As potable water becomes increasingly precious, when, how and if to water the garden are issues that must be treated with the seriousness they deserve.
Ordering yet another expensive water tanker is — for those with more money than sense — certainly not a sustainable solution; it is rather a totally selfish, even immoral act which takes essential water out of the mouths of the less fortunate and impoverished amongst us. The sight and scent of a recently watered lush green lawn increases the cracked-lip thirst of disadvantaged people daring to glance in.
Senseless wastage of water is long ingrained in our society and must be stopped in its tracks right now, and where better to bring it to a halt than in the garden. Giving the mali instructions to water everything in sight, thus awarding him the task of flooding lawns, ornamentals and vegetable beds via a hosepipe at full throttle is just one obvious example of an incredibly wasteful practice that simply has to stop.
Saving water in the garden by using tips and techniques is just as important as saving it in the home
There are more, especially given the increasingly abysmal water situation, sensible ways to water the garden than with hosepipes which should, in my honest opinion, be totally banned!
Drip irrigation systems: There are quite a few different ones in the market now that are tailored to meet specific garden requirements. These obviously are water-saving, labour-saving solutions, providing enough filters are incorporated to remove the ever-present impurities that otherwise accumulate and block actual irrigation holes. Such systems are far from cheap to install but, in the long run, these are far- cheaper-than endless purchasing of hard-to- get-hold of water tankers. The installation of an efficient drip irrigation system involves the underground laying of a pipe and nozzle system which, in turn, means that garden beds and lawns (if you still insist on having them) have to be dug up and then relayed in the process. But the end result — an efficient, almost labour free, water-saving, out-of-sight, irrigation system — is more than worth the cost, effort and temporary garden disturbance involved.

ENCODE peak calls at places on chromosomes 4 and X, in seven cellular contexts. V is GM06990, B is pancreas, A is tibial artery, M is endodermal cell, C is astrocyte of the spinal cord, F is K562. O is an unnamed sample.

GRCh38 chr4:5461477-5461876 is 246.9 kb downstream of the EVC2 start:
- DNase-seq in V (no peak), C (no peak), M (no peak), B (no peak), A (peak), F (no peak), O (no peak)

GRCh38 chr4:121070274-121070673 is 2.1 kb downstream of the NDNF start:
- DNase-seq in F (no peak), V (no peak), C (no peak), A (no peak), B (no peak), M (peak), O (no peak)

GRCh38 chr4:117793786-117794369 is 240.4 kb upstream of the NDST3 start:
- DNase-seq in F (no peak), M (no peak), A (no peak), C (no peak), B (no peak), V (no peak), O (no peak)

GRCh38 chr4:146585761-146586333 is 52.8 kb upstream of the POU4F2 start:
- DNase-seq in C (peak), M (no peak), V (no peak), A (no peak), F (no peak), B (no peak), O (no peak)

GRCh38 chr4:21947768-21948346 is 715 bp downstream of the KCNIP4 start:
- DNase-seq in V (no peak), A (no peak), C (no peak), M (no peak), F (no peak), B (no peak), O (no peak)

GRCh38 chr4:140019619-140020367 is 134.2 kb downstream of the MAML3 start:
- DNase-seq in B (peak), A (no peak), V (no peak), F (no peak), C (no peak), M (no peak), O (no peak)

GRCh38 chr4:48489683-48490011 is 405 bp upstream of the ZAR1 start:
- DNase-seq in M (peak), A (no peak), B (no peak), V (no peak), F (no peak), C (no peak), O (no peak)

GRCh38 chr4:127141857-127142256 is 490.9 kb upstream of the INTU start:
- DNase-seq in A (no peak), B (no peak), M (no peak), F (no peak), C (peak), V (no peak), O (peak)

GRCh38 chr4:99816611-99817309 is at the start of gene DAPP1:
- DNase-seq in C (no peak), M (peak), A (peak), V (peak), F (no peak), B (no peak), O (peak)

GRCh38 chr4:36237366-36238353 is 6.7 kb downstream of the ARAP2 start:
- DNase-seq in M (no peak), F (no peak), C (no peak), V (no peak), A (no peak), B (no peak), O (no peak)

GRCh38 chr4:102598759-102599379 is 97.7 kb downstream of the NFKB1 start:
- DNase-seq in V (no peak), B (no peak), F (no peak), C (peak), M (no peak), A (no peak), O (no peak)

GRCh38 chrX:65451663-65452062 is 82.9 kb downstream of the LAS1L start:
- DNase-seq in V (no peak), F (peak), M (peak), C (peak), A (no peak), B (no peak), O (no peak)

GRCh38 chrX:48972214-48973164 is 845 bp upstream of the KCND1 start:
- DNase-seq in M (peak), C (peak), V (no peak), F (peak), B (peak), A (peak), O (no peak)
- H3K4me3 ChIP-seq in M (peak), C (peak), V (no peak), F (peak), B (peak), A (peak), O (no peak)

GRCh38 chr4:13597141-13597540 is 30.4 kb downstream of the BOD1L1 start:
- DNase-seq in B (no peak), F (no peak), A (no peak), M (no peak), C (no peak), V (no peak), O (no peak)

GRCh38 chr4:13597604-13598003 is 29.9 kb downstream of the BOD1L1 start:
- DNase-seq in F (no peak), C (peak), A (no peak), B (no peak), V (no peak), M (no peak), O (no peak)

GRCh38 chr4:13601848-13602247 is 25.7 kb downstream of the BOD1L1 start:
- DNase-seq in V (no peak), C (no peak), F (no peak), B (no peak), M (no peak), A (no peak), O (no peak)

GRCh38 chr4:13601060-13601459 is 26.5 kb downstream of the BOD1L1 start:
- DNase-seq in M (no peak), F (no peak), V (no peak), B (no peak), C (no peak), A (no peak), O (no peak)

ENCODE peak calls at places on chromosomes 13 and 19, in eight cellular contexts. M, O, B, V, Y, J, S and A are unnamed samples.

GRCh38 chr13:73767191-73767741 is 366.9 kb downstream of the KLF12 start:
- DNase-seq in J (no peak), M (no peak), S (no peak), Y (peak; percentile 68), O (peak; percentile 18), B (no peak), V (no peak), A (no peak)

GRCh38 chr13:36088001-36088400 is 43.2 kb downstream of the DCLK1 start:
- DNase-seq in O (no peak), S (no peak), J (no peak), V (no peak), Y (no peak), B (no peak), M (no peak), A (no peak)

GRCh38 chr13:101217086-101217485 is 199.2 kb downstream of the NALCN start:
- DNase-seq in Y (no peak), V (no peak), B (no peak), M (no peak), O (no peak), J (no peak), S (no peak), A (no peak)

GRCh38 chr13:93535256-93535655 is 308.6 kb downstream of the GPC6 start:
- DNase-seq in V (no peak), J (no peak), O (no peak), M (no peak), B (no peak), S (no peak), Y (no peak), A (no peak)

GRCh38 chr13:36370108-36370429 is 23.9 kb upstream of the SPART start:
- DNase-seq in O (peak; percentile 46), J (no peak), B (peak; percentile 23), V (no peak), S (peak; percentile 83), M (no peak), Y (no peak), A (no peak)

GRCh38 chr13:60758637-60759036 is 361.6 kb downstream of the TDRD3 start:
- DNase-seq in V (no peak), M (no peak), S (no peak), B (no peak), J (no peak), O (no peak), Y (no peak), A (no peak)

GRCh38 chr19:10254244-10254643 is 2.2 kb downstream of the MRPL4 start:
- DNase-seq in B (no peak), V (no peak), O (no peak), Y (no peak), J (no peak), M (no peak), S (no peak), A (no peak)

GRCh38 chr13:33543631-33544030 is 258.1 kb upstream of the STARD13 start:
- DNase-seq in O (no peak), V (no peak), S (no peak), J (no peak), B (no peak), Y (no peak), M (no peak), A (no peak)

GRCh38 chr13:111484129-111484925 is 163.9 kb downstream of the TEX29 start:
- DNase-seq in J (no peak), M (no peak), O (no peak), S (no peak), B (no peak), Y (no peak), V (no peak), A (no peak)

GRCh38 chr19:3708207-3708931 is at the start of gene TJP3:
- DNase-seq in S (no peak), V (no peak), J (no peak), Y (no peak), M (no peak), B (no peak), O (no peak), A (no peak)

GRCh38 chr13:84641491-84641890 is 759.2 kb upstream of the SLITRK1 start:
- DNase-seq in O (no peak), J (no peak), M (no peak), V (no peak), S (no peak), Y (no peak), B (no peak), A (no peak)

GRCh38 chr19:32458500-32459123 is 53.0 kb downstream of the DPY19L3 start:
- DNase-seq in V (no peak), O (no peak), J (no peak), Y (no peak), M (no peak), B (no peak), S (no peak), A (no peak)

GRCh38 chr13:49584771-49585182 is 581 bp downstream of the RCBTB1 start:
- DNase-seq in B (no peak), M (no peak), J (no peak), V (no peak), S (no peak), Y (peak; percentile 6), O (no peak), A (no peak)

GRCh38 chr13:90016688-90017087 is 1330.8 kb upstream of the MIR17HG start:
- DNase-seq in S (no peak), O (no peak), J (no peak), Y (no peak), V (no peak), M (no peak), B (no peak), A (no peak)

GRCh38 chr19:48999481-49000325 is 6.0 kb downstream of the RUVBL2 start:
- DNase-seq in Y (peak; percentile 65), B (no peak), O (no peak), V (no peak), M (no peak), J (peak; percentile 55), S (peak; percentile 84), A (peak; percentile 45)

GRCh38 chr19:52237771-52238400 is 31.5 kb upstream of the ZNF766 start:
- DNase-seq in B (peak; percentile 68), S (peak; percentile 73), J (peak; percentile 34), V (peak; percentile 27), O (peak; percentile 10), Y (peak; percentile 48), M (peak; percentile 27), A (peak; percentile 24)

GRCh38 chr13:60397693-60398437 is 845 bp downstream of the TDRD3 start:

Sprinklers: They are extremely water-wasteful as they whiz endless streams of water around at every single thing — plant or otherwise — in their designated vicinity, plus, wet plant foliage is susceptible to often lethal sun/wind burn. It is the soil, in which plant roots are, that requires watering, not the plants themselves.
Matka irrigation: This ancient, eminently sensible method of irrigation is as water-wise as you can possibly get. A five to 10 litre, unglazed, matka (clay pot) is buried, up to its neck, in the soil and then filled with water. It slowly, via seepage, irrigates an area three to six feet in diameter and, depending on the rate of seepage — this varies depending on soil type — only needs topping up every three to seven days. Putting a lid on the matka prevents evaporation. An entire garden is easy to irrigate via matkas placed at strategic intervals. If using recycled grey water — an excellent thing to do — for irrigation purposes, matkas also automatically strain out most contaminents e.g. food particles in dishwater and residue can be scraped out of the matkhas, for sensible disposal, at monthly intervals. Safe use of grey water for irrigation has been discussed in previous columns.
Watering can: It’s a great way to save water and to get lots of exercise in the process. Watering just the soil around the base of plants that need it really does make a little water go a very long way. It’s hard work but worth the sweaty effort.
When to water: Watering each and every day is not necessary for all species of plants; some plants need more water than others, therefore, it is important to know the water requirements of everything you grow. Additionally, plants with the same/similar water needs are best grouped together and not mixed in with those needing more/less. Watering should be done towards sunset — not in the morning or when the sun is high — so that plant roots have all night to take up water before it evaporates in the heat of the day. Watering at dawn is a waste of time and of precious water.
Whether watering is necessary or not: Watering is only necessary when soil moisture is low. Check general garden soil moisture e.g. vegetable and flower beds, by poking your little finger in the soil up to the first knuckle: if the soil at that depth is damp, watering is not needed even though the soil surface may be dry. Shrubs and mature trees have differing water requirements and, on average, watering well-rooted shrubs just twice a week in hot weather and trees once a week is sufficient. More plants are lost to over-watering than to pests and diseases.
Save water, save lives.
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Published in Dawn, EOS, October 21st, 2018